Culinary Herbs For Dummies: A Guide On How To Use Fresh Herbs In Your Cooking (Part 2)

culinary herbs

by Femita

This is the second part in our series on culinary herbs. You will enjoy the first part as well!

Lovage
lovage herb

Lovage can exceed 6 feet in height and its beautiful leaves are dark green and shiny.

  • Flavor: Strong celery-like taste and smell.
  • Great with: Oven dishes, stews, tomatoes, carrots, spinach, pork, mutton, minced meat, poultry and vegetarian dishes.
  • How to use: You can add lovage to your dishes from the start as it can be heated. Use in moderation.

Lavender
lavender herb

Lavender belongs to the mint family. It’s a bush with narrow, purple flowers that can easily reach up to 3 feet.

  • Flavor: Very aromatic. The leaves are slightly bitter.
  • Great with: Cream sauce, honey, whipped cream, ice cream, pastry, jam, herb butter (in combination with savory).
  • How to use: Lavender may be cooked. Don’t use too much.

Marjoram
marjoram herb

A beautiful plant with oval, toothed leaves and white, red or purple flowers. This herb belongs to the mint family and has a very strong smell.

  • Flavor: Mildly sweet and spicy
  • Great with: Meat, tuna, trout, eel, mussels, peas, cauliflower, beans, tomato sauce, cream sauce, eggs, salads, pizza, pasta.
  • How to use: While it’s OK to heat dried marjoram, fresh marjoram shouldn’t be heated.

Mint
mint herb

Mint comes in several varieties, with peppermint being the most common and popular. Peppermint has green stems, leaves with purplish veins and purple flowers.

  • Flavor: Fresh aroma with a warm, spicy taste.
  • Great with: Lamb, lentil soup, cold soups, carrots, cabbage, fruit salads, yogurt, tea, ice cream, jam, chocolate.
  • How to use: Dried leaves can be cooked, fresh leaves cannot. Use sparingly.

Oregano
oregano herb

Oregano, also called wild marjoram, has larger leaves and flowers than ‘ordinary’ marjoram. Its leaves are dark green and oval, while the flowers are red.

  • Flavor: Oregano is more spicy than marjoram.
  • Great with: Vegetable sauces, tomato sauce, pizza, spaghetti, chicken, goose and pheasant.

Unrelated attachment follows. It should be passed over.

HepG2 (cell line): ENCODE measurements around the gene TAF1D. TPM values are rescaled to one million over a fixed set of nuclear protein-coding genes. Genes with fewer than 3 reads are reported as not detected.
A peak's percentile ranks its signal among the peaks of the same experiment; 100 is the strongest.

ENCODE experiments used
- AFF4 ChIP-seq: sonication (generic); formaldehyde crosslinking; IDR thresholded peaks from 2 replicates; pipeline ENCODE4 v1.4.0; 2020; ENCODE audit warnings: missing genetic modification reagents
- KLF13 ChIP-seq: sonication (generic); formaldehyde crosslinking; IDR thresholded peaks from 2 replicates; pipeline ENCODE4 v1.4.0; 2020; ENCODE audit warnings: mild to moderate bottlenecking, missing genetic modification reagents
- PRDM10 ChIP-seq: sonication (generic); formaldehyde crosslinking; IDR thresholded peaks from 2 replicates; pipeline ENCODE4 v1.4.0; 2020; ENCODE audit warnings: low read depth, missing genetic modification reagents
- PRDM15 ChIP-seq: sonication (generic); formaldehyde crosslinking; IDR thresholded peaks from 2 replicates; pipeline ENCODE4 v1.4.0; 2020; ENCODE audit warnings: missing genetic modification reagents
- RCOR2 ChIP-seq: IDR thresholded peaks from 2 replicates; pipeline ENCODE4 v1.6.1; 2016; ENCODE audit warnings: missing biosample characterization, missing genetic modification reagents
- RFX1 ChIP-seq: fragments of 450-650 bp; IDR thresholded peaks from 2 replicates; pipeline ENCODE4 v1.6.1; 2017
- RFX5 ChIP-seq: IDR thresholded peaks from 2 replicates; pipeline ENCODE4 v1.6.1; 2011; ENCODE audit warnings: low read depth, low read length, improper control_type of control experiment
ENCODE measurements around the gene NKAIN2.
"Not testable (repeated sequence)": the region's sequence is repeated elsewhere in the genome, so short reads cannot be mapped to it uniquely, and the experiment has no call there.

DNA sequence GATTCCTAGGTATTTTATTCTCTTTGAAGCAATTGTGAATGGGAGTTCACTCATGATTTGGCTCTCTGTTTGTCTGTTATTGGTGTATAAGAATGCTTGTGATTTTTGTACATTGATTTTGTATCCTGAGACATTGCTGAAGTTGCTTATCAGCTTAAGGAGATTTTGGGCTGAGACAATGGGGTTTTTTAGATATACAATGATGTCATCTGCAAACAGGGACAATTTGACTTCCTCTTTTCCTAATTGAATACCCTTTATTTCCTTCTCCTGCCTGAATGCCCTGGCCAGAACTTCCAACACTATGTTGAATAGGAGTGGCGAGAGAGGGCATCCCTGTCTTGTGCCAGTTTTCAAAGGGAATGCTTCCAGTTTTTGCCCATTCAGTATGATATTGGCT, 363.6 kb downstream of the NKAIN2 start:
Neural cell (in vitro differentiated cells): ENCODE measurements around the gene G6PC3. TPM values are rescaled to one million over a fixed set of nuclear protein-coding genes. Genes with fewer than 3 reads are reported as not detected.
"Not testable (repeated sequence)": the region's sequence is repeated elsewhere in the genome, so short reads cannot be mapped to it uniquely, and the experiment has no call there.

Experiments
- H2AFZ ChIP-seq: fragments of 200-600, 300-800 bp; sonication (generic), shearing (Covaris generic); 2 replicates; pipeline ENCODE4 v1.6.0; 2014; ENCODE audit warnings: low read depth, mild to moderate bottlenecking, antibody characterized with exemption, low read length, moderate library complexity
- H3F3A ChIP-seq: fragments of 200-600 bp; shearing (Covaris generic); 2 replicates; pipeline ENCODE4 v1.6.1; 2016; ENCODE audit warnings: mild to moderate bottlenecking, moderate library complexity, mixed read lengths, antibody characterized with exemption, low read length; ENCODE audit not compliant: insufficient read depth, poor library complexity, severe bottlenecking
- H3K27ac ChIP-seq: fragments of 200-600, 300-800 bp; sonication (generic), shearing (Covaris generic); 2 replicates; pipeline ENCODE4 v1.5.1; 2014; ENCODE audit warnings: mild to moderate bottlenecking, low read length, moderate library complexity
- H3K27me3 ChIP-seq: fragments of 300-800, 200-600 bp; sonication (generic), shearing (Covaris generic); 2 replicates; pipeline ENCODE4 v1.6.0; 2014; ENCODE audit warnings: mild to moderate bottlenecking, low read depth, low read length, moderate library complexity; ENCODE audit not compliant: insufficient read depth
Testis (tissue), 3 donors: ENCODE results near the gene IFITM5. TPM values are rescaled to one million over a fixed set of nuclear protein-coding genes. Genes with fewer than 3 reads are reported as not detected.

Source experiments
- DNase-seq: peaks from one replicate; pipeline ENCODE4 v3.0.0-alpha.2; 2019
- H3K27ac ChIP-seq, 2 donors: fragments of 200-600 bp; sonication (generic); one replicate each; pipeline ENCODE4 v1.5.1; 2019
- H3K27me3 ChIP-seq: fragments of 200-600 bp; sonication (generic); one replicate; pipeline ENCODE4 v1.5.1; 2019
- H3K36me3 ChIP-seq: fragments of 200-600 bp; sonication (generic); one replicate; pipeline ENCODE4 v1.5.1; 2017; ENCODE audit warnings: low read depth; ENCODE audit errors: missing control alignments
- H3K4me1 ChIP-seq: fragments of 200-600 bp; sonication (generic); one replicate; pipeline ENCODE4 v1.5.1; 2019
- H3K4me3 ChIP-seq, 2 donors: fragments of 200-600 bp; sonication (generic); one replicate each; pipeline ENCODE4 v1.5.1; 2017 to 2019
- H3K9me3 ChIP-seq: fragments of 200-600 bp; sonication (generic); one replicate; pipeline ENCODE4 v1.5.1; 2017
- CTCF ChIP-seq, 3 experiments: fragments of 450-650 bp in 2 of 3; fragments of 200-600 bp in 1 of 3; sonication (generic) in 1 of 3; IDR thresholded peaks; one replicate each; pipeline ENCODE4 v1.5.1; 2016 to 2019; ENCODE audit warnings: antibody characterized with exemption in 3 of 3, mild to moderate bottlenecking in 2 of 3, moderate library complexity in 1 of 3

• How to use: Use very sparingly, because oregano can easily overpower a dish.

Parsley
parsley herb

This plant has long stems that can reach over 3 feet in height, light green leaves and yellowish flowers.

  • Flavor: Peppery and fresh. Flat leaf parsley has a more pronounced taste.
  • Great with: Potatoes, soup, eggs, tomatoes, fish, meat, cold dishes, salads, mayonnaise, herb butter.
  • How to use: While the stems can be cooked, the leaves should be added right before serving.

Rosemary
rosemary herb

Rosemary is a green bush with long, narrow leaves and white or lilac flowers. The top of the leaves is shiny, while the bottom is hairy.

  • Flavor: A sweet smell and strong, camphoric taste.
  • Great with: Meat, ragouts, meat marinades, fish, eggs, summer vegetables, mushrooms, cauliflower, Mediterranean dishes, jam.
  • How to use: A great herb to add to your roasts, but don’t exaggerate as it can be overwhelming.

Sage
sage herb

Sage is a strongly scented herb with grayish green stems. The oval leaves are green and wrinkly with a rough surface.

  • Flavor: This herb has a sharp, bitter taste and is a bit spicy.
  • Great with: Pork, veal, chicken, turkey, Mediterranean dishes, fish, meat marinades, cheese omelet, peas, beans, sprouts, carrots.
  • How to use: Sage is safe to heat, it won’t lose too much of its flavor. Again, don’t use too much.

Thyme
thyme herb

Thyme  has small, long leaves and pink, lilac or purple flowers.

  • Flavor: A sharp and bitter taste accompanied by a strong, spicy smell.
  • Great with: Meat, fat fish, poultry, tomatoes, eggplant, zucchini, mushrooms, ragouts, marinades and soup.
  • How to use: You can heat thyme without it losing its flavor, but use sparingly.

Sorrel

sorrel herb

Sorrel, sometimes called dock, is a herbaceous plant that’s around 1.6 feet in height and has green leaves with dark red to purple veins.

  • Flavor: Fresh and sourish taste
  • Great with: Eel, soups, sauces, omelets, salads.
  • How to use: In moderation.

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{ 2 comments… read them below or add one }

Dana Zia September 2, 2010 at 12:38 pm

This is an excellent resource! Thank you! I’m going to put this link in my next blog post about fresh herbs.

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Femita September 3, 2010 at 6:40 am

Thanks, Dana. Love your blog too. That passion fruit bars you made for your husband look delicious. Can’t wait to try them!

Alison

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